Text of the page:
Friday, March 28, 2008

KGB at the Varsity Theater, Part 1

On Tuesday evening, March 25, Packers defensive end and Pro Bowler
Kabeer Gbaja-Biamila spoke at Marquette University's Varsity Theater at the invitation of Campus Crusade for Christ. The title of his entertaining, hour-long testimony was "Fame and Faith".

Part 1: A Complicated Boyhood

Gbaja-Biamila was born in Los Angeles in September 1977. His parents grew up and met in Lagos, Nigeria, but started their family in the United States. Kabeer has four older brothers and one twin sister, Hadijat, who preceded him by ten minutes. Kabeer told us, though, that Nigerians consider him the older twin because he pushed her out first.

He grew up in a mixed-religion home. His father is a Muslim; his mother converted to Christianity in Nigeria and remains so. Growing up, he got mixed messages. His mom was more of the spiritual leader of the house; she would drag Kabeer and his siblings to church most Sundays. In contrast, his dad was outspokenly Muslim and got into apologetic confrontations with Christians. As Kabeer grew, his dad told him all about various contradictions in the Bible.

As a youth, Kabeer identified himself as a "good kid", one who tried to stay within the rules and seek adults' approval. In fact, after the 1992 Rodney King riots tore through his neighborhood, KGB became a founding member of the urban food co-op Food from the 'Hood and made the cover of Newsweek as a 15-year-old. However, Kabeer stressed that behind the veneer of good conduct, he stole small items, had promiscuous sex, and felt that he was morally justified if his good deeds outweighed the bad.

Gbaja-Biamila earned football scholarships to San Diego State and Colorado State, choosing the former because it was closer to home (about two hours) and his parents could easily watch him play. He joined the campus chapter of Athletes in Action, but he was repelled by the two-faced lives of its members. Kabeer spoke of them as people who went to church on Sunday, but didn't live their calling the rest of the week; they drank, partied, and hooked up like anyone else on campus. After some time, KGB parroted his father's Islamic critiques of the Bible. When no one gave him a satisfactory answer, he left the fellowship.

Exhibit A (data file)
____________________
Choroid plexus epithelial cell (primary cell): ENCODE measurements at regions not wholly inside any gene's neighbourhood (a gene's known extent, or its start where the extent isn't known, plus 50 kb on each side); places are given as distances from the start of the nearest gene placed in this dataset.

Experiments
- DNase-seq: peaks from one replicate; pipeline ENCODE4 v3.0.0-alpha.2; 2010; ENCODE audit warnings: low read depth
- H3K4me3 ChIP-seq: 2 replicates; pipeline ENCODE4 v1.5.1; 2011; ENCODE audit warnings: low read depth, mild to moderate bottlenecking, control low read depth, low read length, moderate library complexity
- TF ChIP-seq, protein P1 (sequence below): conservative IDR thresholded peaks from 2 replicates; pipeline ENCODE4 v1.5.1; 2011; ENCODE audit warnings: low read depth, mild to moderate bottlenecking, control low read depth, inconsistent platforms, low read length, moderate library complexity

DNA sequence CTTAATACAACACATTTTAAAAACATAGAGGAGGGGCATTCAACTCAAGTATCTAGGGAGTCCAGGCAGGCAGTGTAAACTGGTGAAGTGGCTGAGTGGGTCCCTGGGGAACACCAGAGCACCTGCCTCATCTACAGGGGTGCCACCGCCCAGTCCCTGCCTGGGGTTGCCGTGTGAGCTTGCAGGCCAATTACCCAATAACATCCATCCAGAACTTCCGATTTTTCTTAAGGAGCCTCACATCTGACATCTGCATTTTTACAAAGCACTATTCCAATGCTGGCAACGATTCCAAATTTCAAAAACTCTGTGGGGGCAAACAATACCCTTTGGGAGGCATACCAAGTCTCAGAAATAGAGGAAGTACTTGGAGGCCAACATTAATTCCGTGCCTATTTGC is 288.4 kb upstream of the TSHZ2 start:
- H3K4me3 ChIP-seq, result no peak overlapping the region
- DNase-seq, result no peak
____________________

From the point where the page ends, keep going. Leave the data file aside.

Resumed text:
Kabeer became San Diego State's all-time sack leader and seemed likely to be chosen in the 2000 NFL Draft. The day before the draft, San Diego State had a media day for him and one other potential draftee. Asked where he wanted to go, he said, "I'd just be happy for a chance to play in the NFL - heck, anywhere but Green Bay", to general laughter. The next day, the Packers selected him in the fifth round. Kabeer, forgetting his joke in the magnitude of the moment, was overjoyed. He was still on cloud nine when he returned to face the local media, who greeted him with tape of "anywhere but Green Bay."

On stage, Kabeer did his best "D'oh!" impression, telling us that to a black kid who had lived all his life in Southern California, Green Bay seemed like an impossibly remote, white place. Yet our God has His purposes. In Green Bay, he would soon meet a man who would change his life.

To be continued...

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